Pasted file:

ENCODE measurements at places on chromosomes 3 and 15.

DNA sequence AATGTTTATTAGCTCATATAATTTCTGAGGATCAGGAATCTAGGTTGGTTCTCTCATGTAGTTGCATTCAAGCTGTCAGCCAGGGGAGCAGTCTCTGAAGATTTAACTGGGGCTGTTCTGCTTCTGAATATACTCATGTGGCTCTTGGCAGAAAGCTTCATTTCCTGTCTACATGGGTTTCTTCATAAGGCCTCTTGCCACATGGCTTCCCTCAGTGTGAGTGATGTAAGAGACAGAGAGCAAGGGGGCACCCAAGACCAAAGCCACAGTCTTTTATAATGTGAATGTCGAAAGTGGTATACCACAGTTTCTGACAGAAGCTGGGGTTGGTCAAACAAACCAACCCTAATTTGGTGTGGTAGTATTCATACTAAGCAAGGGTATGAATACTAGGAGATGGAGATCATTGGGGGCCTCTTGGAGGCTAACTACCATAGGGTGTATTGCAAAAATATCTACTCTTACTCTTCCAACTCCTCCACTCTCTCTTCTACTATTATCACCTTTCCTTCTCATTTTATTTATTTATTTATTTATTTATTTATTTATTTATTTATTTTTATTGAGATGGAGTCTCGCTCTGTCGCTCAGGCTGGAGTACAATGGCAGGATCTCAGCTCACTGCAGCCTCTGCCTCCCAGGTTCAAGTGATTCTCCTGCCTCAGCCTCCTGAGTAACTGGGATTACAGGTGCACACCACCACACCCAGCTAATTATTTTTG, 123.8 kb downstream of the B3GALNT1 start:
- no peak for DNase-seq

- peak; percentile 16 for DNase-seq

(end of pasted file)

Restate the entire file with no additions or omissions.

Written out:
ENCODE measurements at places on chromosomes 3 and 15.

DNA sequence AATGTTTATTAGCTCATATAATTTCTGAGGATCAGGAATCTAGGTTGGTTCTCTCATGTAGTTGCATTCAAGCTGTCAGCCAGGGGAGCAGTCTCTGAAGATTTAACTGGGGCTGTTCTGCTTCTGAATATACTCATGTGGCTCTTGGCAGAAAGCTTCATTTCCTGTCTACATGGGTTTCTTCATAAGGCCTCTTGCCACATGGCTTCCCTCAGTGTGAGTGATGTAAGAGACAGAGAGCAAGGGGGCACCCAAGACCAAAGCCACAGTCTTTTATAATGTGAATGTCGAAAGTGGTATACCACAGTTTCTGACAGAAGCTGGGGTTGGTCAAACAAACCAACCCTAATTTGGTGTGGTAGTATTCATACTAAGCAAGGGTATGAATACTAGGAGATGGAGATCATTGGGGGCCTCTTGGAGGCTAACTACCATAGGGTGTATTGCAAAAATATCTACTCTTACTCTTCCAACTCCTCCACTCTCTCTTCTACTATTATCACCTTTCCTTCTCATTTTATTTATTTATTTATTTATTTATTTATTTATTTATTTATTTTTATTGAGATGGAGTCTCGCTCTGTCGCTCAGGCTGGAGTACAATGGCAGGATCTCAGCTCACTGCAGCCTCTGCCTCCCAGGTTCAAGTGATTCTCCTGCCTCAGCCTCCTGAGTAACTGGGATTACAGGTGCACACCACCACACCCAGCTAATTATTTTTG, 123.8 kb downstream of the B3GALNT1 start:
- no peak for DNase-seq

- peak; percentile 16 for DNase-seq